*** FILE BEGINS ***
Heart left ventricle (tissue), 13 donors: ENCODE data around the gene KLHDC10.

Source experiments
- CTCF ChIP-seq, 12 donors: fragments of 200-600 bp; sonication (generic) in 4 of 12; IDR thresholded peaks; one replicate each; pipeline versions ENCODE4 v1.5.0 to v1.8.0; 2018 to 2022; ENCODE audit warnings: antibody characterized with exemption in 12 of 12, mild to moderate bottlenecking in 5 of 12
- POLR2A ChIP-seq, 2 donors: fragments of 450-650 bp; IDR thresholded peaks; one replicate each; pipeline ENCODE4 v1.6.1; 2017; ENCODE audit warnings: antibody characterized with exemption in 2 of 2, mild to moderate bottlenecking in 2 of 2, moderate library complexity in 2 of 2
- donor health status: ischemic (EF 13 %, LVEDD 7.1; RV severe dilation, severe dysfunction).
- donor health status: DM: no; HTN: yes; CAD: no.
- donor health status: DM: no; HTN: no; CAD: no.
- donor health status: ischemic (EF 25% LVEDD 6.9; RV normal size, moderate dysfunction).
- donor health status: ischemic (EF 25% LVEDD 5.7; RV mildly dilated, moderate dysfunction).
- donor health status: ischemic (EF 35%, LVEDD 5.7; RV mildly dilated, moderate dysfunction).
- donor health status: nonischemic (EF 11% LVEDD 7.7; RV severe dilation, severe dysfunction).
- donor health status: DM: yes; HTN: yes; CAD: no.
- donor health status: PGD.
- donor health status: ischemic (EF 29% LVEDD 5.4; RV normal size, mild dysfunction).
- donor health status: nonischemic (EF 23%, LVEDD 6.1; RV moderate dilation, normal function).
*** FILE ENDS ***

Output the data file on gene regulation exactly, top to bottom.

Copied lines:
Heart left ventricle (tissue), 13 donors: ENCODE data around the gene KLHDC10.

Source experiments
- CTCF ChIP-seq, 12 donors: fragments of 200-600 bp; sonication (generic) in 4 of 12; IDR thresholded peaks; one replicate each; pipeline versions ENCODE4 v1.5.0 to v1.8.0; 2018 to 2022; ENCODE audit warnings: antibody characterized with exemption in 12 of 12, mild to moderate bottlenecking in 5 of 12
- POLR2A ChIP-seq, 2 donors: fragments of 450-650 bp; IDR thresholded peaks; one replicate each; pipeline ENCODE4 v1.6.1; 2017; ENCODE audit warnings: antibody characterized with exemption in 2 of 2, mild to moderate bottlenecking in 2 of 2, moderate library complexity in 2 of 2
- donor health status: ischemic (EF 13 %, LVEDD 7.1; RV severe dilation, severe dysfunction).
- donor health status: DM: no; HTN: yes; CAD: no.
- donor health status: DM: no; HTN: no; CAD: no.
- donor health status: ischemic (EF 25% LVEDD 6.9; RV normal size, moderate dysfunction).
- donor health status: ischemic (EF 25% LVEDD 5.7; RV mildly dilated, moderate dysfunction).
- donor health status: ischemic (EF 35%, LVEDD 5.7; RV mildly dilated, moderate dysfunction).
- donor health status: nonischemic (EF 11% LVEDD 7.7; RV severe dilation, severe dysfunction).
- donor health status: DM: yes; HTN: yes; CAD: no.
- donor health status: PGD.
- donor health status: ischemic (EF 29% LVEDD 5.4; RV normal size, mild dysfunction).
- donor health status: nonischemic (EF 23%, LVEDD 6.1; RV moderate dilation, normal function).